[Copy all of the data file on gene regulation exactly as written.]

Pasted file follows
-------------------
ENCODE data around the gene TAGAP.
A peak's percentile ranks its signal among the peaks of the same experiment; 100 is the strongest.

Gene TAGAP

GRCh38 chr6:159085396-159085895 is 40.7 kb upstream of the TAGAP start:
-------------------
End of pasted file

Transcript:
ENCODE data around the gene TAGAP.
A peak's percentile ranks its signal among the peaks of the same experiment; 100 is the strongest.

Gene TAGAP

GRCh38 chr6:159085396-159085895 is 40.7 kb upstream of the TAGAP start: